Hashtag, Hobby Lobby, anyone?
Today, the Supreme Court of the United States ruled that Hobby Lobby, a company run by religious individuals, would not be forced to provide free contraceptives to their employees as part of their health care benefits. Now Twitter has exploded with reactions, and there are some rumors that the President will use his power to overturn the ruling or at the very least “mitigate” the problems caused by this ruling.
This post is not about religious freedom nor is it about contraceptive coverage. It’s about the Constitution and the rights, powers, checks and balances that the supreme law of the land gives to our government.
Article 1, Section 1 reads: “All legislative Powers herein granted shall be vested in a Congress of the United States, which shall consist of a Senate and House of Representatives.”
This means that only Congress can make law.
The President may not make law.
He may not alter law.
The Supreme Court may not make law.
They may not alter law.
Article 1, Section 7 contains the following: “Every Bill which shall have passed the House of Representatives and the Senate, shall, before it becomes a Law, be presented to the President of the United States; If he approve he shall sign it, but if not he shall return it, with his Objections to that House in which it shall have originated, who shall … proceed to reconsider it. If after such Reconsideration two thirds of that House shall agree to pass the Bill, it shall be sent, together with the Objections, to the other House, by which it shall likewise be reconsidered, and if approved by two thirds of that House, it shall become a Law.”
This means that Congress makes the laws and votes on them, and then they have to get the President’s approval. If the President approves of the bill, he signs it, and BOOM, it’s a law. If he doesn’t approve, he sends it back to the Senate or the House (wherever the bill started out in the first place). That’s called a “veto” (Vee-Toe).
A veto doesn’t mean that the law is over and done with though. That would give the President an awful lot of power!
If the President vetoes a bill (a pre-law), it goes back to the Senate or House (wherever it started) with the President’s Objections, or reasons why he doesn’t want to sign the bill, and they have to vote on it again. If they can get a 2/3 vote in the Senate, and then get the House of Representatives to also get a 2/3 vote, then the bill becomes a law regardless of what the President has said.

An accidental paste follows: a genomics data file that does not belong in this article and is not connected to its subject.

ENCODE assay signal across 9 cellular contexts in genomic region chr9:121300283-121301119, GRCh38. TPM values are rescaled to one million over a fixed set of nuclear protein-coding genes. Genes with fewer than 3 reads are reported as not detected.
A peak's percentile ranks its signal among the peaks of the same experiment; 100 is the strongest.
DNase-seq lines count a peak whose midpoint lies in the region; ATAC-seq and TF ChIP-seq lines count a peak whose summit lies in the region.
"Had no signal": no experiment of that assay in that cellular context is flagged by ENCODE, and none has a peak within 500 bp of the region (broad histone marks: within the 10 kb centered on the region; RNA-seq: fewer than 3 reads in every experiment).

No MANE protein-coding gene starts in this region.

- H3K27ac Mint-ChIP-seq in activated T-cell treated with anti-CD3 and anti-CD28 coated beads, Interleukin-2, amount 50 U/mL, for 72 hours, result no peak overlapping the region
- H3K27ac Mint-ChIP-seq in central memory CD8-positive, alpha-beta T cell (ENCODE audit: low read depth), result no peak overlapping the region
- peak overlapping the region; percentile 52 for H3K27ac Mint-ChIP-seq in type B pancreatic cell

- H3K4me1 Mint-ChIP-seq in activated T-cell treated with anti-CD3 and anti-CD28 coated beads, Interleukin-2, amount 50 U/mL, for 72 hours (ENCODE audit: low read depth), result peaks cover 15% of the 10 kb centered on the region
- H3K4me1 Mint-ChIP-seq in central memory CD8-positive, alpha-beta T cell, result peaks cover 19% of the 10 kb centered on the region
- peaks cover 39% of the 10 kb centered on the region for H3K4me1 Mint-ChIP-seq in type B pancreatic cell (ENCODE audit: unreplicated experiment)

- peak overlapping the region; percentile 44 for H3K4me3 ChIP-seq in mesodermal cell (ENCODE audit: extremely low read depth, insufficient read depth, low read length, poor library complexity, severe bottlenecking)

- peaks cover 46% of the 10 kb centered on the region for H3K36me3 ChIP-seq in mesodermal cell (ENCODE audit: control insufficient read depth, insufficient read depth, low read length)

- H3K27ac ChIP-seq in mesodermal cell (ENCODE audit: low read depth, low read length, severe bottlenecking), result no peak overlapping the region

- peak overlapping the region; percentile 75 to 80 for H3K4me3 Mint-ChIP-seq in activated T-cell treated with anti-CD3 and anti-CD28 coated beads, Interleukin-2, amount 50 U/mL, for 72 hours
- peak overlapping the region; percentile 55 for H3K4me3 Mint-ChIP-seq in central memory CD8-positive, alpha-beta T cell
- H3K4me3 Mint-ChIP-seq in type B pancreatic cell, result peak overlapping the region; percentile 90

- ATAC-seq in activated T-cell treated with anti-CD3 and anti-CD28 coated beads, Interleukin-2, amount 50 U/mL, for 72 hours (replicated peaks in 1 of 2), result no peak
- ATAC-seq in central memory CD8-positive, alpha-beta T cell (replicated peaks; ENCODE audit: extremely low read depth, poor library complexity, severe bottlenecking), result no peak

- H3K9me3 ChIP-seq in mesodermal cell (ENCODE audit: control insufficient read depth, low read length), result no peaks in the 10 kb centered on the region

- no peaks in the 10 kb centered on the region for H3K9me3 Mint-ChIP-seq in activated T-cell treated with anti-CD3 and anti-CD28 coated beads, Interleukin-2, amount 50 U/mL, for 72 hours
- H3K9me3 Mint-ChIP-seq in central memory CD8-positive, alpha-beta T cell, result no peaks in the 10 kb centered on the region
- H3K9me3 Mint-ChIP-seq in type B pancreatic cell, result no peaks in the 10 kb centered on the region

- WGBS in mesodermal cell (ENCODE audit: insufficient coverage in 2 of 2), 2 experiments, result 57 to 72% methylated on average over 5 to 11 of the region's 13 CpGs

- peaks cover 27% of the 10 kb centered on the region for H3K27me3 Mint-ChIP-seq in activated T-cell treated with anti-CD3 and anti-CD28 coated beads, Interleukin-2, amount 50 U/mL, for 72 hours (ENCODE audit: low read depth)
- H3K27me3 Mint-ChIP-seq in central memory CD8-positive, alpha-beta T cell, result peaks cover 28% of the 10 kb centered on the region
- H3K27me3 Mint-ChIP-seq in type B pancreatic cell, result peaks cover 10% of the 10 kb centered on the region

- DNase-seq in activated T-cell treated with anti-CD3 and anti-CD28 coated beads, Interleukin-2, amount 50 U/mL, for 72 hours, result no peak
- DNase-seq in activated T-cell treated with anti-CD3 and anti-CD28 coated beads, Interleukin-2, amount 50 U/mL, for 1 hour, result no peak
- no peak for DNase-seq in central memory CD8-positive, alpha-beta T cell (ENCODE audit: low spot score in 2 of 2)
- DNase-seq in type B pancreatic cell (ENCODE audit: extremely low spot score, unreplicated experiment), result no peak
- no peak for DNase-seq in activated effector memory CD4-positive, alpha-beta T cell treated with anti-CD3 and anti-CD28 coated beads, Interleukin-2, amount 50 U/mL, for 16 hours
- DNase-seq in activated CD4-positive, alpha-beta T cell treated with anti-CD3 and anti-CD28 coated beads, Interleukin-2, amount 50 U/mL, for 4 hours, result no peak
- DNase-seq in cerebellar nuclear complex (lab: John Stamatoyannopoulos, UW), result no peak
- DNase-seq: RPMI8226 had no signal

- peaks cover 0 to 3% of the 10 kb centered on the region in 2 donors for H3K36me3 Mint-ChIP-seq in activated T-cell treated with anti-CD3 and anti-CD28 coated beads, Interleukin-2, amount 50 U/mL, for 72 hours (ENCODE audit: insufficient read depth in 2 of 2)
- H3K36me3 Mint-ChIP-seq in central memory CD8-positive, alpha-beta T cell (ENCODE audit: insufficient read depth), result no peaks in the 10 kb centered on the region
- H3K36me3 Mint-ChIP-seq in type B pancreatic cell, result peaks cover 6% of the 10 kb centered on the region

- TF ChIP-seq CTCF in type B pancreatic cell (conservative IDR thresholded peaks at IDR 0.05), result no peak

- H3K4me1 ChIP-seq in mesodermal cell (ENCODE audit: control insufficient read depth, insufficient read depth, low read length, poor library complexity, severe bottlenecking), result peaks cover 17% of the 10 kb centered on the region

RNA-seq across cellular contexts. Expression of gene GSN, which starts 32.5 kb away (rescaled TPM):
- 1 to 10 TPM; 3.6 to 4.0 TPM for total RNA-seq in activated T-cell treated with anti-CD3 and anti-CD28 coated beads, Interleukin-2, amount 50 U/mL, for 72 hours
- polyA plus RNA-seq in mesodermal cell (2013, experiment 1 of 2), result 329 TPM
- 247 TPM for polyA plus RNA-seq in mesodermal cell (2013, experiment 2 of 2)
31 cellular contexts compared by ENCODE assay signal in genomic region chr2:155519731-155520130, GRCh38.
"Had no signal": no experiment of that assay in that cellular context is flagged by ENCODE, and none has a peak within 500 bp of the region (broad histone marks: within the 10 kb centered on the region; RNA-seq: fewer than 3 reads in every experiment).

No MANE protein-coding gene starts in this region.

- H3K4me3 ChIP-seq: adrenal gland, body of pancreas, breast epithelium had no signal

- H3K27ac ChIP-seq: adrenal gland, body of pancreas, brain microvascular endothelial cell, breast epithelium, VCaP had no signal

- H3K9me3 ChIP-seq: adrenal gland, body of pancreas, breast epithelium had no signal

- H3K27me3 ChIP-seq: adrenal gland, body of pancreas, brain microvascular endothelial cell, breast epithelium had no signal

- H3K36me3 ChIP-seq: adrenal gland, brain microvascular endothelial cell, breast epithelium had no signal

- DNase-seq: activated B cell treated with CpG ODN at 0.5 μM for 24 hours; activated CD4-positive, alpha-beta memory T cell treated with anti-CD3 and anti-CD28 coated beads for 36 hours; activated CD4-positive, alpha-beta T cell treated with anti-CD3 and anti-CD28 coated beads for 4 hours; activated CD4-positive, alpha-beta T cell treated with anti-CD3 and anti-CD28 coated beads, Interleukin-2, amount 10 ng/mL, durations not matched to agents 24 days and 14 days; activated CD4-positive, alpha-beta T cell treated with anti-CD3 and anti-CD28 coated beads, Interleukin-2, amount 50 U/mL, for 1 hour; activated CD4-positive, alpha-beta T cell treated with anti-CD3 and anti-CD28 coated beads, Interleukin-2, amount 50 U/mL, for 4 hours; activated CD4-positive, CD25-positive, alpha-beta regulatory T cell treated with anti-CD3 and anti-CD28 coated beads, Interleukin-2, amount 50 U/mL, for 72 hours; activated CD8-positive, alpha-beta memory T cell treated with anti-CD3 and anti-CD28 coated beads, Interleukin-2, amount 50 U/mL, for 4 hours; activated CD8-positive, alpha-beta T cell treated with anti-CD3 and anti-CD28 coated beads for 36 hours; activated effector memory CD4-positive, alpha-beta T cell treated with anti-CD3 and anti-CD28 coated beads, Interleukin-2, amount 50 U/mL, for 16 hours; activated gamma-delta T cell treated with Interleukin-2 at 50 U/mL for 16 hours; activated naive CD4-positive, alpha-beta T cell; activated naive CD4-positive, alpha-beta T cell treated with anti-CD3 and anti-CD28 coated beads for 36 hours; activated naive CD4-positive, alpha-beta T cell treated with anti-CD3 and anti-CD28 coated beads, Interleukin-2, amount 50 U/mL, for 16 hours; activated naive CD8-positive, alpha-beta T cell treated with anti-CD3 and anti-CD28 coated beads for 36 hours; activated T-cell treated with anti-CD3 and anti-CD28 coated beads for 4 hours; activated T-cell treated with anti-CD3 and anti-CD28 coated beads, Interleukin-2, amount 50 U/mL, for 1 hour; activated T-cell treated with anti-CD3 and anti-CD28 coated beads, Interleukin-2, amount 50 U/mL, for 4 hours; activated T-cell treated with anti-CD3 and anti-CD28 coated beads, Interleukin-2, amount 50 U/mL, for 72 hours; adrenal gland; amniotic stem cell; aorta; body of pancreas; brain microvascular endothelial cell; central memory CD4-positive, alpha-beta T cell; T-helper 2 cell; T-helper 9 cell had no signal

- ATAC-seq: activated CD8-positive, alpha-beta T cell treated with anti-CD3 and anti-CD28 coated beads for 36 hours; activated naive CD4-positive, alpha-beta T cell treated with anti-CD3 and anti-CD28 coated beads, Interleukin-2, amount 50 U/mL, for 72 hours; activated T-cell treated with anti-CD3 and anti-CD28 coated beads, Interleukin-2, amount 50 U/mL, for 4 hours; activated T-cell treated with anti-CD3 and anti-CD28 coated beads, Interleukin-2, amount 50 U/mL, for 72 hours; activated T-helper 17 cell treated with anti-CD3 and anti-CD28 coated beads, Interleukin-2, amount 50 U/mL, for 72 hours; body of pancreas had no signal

The veto power makes it possible for the President to check the power of the law-makers, and the 2/3-vote override makes it possible for the law-makers to balance out that veto power. Both groups have power over each other and power in spite of each other.
Article 1, Section 7 also explains that if the President does not return a bill within 10 business days, it is passed as if it were signed.
The President cannot ignore a bill. He actually has to do something about it.
Article 2 begins explaining who may be elected as President and how that process works. Section 2 reads: “The President shall be Commander in Chief of [all the armed forces]…and he shall have the Power to grant Reprieves and Pardons for Offenses against the United States, except in Cases of Impeachment.”
He’s in charge of the military, and he can pardon offenders who he believes are innocent, unless they are elected officials. He can’t pardon himself or members of Congress.
“He shall have Power, by and with the Advice and Consent of the Senate, to make Treaties, provided two thirds of the Senators present concur”.
He makes treaties if the Senate says it’s okay. Here are some other things that the President has power to do with consent of the Senate.
- appoint ambassadors
- appoint public ministers and consuls
- appoint Supreme Court Judges
This gives the President power over who will be interpreting the laws, seeing as he cannot write the laws or change the laws.
The President may also “recommend to [Congress’s] consideration such measures as he shall judge necessary and expedient.”
He also is in charge of making sure that “the Laws be faithfully executed.”
The President cannot write, change, or interpret laws, but he can appoint the judges in charge of that interpretation, and he can veto any law that he doesn’t approve of. He is in charge of enforcing laws that have been passed.
Article 3 is all about the Judicial Branch. The judicial power is “vested in one supreme Court, and in such inferior Courts as the Congress may from time to time ordain and establish.”
The courts have power to interpret law, and all courts below the Supreme Court are established by Congress.
Section 3 of this article explains that “The Congress shall have Power to declare the Punishment of Treason” and that nobody will ever be convicted of treason without an open court and two witnesses testifying against them.
All of the different branches have power over one another.
You might want to turn up the volume on this video.
And you know, if you’re into this sort of thing, here’s the Schoolhouse Rock version:
Three ring circus? I didn’t say it.
I recommend the “I’m just a Bill” video also.